I grew up in a very pious Catholic family. My parents were very religious but exceedingly strict. My dad was the sort of person who would take a bamboo stick to you if you violated the rules, or were disobedient or disrespectful. One day, when I was eight years old, he came home from work and said, "You come here and you kneel down." He got the maid to pour raw mung beans on the pavement out in the sun. Raw mung beans feel like sharp pebbles. He said, "Kneel on those beans". Then he went in and he grabbed his Florsheim shoes with wooden shoe trees inside them. Then he said, "Now you hold these shoes and hold them like you're crucified while you're kneeling on the beans. If you lower those shoes, you are going to get whipped." As soon as my arms went down, out came his bamboo cane and he whacked me.
If I had to imagine God as a Father, then the only picture I had of "father" was my dad, and if God was like my father, then it meant that He would hurt me to teach me a lesson. It meant that He would hurt me to discipline me and shape my character. It meant that He could not be trusted, and it meant that I was not safe with Him. If God was like my father, I would forever live in fear.
The change in the way I viewed God as a Father took place over decades, it took a really long time. It took me jumping into the New Age where I realised, as Shirley MacLaine said, "Striding up Malibu beach, I am god." I got into the New Age largely because I thought if I'm in the New Age I have access to resources and power, which I don't have to get from God. Which means I don't have to please anybody outside myself. I can just lay hold of it. I didn't realise that there was a side to the New Age which I had not seen. And that side revealed itself as quite evil.
Getting out of that then became my number one priority. I needed to get out of the New Age and I didn't know if God would have me back. At the same time, I was wondering, "Does my life have any purpose? Is there any reason for me being here? Or if I killed myself today, would anybody notice and would anybody care? Would I even leave a gap in the world?" So when it came to getting to know God, it actually took many different incremental steps over maybe two decades. Finally, I experienced the spiritual exercises of Ignatius of Loyola.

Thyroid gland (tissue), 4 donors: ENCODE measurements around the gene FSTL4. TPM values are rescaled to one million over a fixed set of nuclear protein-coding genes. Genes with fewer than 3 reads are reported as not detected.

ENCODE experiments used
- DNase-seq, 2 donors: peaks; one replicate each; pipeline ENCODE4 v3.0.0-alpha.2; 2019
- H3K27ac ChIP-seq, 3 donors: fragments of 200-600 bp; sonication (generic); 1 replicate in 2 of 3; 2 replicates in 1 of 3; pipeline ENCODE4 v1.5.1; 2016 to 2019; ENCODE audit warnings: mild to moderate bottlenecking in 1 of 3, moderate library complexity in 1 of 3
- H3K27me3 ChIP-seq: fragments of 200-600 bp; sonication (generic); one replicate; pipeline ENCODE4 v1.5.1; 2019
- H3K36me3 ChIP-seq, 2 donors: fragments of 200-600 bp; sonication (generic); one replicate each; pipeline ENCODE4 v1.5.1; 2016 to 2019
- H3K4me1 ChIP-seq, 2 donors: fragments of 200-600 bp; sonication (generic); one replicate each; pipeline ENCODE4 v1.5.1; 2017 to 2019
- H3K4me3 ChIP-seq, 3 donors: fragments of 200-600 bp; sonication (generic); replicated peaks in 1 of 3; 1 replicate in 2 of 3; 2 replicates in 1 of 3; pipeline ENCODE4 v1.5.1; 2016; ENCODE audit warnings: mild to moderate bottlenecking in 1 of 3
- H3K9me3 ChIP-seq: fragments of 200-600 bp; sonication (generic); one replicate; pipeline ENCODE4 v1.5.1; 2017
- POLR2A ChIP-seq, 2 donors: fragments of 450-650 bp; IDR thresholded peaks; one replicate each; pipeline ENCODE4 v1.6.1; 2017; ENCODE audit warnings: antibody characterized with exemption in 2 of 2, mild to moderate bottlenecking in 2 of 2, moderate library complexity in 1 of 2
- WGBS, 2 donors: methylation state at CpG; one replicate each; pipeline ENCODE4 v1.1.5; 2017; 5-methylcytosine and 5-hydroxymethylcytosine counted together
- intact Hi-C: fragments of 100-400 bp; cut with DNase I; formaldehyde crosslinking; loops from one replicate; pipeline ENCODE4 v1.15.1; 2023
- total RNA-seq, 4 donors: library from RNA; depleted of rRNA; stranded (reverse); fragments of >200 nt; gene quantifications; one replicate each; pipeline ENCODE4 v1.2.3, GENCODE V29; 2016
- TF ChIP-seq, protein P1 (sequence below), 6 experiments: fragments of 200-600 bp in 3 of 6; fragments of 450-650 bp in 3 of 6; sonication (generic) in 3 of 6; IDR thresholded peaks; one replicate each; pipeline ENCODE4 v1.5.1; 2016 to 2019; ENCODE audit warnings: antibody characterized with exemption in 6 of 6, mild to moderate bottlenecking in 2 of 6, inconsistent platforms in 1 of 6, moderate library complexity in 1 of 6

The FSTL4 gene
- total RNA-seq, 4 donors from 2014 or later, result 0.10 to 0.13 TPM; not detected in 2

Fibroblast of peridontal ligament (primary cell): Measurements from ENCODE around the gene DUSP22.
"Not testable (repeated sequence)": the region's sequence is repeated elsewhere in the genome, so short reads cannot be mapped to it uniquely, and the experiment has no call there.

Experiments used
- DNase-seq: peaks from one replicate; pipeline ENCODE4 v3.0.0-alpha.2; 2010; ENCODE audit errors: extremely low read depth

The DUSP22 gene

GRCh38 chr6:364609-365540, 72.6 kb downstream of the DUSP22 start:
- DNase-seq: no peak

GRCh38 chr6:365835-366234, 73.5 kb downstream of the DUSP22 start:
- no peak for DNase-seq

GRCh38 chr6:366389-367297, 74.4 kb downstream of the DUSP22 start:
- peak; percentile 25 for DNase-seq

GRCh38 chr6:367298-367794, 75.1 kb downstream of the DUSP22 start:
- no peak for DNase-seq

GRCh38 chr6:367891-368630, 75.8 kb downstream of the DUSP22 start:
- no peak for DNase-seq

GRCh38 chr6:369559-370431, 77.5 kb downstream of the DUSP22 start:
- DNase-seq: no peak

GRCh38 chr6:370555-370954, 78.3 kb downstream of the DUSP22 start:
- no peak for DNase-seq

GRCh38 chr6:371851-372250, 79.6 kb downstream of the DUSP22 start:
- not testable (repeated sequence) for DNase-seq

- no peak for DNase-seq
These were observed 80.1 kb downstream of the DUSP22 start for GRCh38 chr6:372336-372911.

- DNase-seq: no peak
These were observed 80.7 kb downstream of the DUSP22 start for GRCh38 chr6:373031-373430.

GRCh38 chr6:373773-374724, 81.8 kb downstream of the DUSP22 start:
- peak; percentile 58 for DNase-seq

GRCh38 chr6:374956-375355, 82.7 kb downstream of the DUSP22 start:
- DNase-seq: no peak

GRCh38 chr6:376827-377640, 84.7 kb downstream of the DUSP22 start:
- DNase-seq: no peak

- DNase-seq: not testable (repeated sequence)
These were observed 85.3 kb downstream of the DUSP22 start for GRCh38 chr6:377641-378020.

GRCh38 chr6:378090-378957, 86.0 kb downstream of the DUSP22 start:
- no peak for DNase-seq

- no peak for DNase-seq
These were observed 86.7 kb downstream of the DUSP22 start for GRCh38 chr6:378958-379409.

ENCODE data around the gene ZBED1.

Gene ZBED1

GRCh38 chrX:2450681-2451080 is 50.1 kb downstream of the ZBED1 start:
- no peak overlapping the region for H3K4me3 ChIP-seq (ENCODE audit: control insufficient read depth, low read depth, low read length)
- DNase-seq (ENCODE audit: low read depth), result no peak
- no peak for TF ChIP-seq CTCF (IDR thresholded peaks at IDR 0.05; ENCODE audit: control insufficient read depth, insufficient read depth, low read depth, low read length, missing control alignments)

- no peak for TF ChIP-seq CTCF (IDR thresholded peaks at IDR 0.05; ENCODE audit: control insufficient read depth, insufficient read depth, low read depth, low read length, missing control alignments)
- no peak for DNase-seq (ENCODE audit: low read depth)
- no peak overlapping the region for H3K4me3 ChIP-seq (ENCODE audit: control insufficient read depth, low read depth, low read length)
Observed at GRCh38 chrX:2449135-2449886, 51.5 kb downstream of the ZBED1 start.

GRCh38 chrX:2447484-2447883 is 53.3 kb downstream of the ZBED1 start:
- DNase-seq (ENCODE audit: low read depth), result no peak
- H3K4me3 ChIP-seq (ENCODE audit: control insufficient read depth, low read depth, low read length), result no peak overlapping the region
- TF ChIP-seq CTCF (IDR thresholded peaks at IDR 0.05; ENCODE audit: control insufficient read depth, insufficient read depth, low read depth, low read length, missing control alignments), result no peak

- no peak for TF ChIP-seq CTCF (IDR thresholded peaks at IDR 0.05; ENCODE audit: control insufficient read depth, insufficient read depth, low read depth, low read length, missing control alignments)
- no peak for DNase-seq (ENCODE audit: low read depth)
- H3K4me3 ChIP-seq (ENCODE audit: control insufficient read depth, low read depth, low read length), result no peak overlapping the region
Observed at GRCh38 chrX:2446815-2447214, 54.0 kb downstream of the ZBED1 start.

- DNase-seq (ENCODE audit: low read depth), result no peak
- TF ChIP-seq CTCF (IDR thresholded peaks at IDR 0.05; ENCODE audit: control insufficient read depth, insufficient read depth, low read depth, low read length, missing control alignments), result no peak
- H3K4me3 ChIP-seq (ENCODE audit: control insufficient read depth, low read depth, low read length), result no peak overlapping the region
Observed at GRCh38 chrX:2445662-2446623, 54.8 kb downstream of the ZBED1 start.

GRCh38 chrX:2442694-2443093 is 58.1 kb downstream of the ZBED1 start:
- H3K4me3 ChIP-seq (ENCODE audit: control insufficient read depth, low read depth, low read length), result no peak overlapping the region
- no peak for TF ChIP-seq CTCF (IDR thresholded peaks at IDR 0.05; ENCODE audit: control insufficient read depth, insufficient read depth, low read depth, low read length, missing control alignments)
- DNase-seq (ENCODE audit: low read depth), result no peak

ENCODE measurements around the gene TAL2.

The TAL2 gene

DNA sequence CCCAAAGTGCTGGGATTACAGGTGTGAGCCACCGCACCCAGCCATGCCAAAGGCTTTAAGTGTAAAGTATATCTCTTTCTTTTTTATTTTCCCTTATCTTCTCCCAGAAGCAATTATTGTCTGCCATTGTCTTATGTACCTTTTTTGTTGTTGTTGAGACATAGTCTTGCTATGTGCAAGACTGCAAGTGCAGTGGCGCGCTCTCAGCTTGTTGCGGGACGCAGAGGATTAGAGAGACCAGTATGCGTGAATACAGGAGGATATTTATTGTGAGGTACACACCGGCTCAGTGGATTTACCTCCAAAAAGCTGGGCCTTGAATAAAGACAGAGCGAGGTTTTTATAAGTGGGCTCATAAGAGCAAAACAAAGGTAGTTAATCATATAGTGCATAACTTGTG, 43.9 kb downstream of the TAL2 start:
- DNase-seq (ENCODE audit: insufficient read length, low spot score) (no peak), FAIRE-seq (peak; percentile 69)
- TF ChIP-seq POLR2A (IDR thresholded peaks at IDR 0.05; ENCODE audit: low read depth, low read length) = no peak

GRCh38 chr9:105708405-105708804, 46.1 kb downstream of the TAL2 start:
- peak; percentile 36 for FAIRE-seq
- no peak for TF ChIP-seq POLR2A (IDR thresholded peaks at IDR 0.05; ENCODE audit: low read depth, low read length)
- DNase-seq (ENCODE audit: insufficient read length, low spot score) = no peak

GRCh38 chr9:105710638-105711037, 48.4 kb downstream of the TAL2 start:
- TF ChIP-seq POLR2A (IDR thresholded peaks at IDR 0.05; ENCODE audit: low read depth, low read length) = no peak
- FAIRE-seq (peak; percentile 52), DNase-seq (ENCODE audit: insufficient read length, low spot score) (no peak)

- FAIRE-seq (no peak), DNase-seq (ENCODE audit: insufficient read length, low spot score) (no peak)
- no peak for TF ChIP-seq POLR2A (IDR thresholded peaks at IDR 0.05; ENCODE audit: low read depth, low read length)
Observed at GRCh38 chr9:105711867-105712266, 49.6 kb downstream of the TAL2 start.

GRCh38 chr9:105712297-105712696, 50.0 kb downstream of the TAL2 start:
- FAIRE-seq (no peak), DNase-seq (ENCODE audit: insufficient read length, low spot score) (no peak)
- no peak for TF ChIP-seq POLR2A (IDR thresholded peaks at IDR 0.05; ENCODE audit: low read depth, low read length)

The spiritual exercises involve you getting into the Bible stories, really immersing yourself through creative visualization. I was able to interact with Jesus in the stories. I was able to talk to Him. Through a year and a half of doing this, I learned to trust this man called Jesus Christ. I grew to love Him so much. Then I began to think, "If He is love and He claims to be exactly like the Father, then the Father is exactly like Him. He represents the heart of the Father, then maybe everything that I believed about the Father was wrong." I can only really understand the Father's heart through Jesus.
One day, I was praying and it was like I sensed the presence of Jesus in the room. As He came to me, He said, "Cori, take my hand. There's somebody I want you to meet." So I put my hand in His, and He walked me into the throne room of God. God the Father stood up from His throne and He rushed towards me, and He swept me up in His arms and hugged me and said, "I've waited a long time for this." I just dissolved in tears because, for the first time in my life, I felt like I had a place at the table. I felt like I counted for something. I felt like I was seen, that He didn't just see me as something to punish or shape or discipline or mold but someone to love.
He poured His love and His vision and His care and His excellence and His craftsmanship into creating me. Into creating you. Therefore, the only one who can really tell me who I am, is my Creator. So then I said, "Who am I? Who am I to you?" and I found those answers in the Bible: "You are the apple of my eye. You are the one that I truly love."
I don't take that for granted. That's something so special. It means that He washed me clean, He made me right, and then He hid me in the Father's heart. The peace that I have today, comes purely from that. Knowing that no matter how volatile, angry, skeptical, disappointed or upset I am, He's always going to look at me with soft eyes. He's always going to say, "It's okay. I still love you. You're still mine. I'm never going to let go of you. You might let go of my hand, but I'm never going to let go of yours."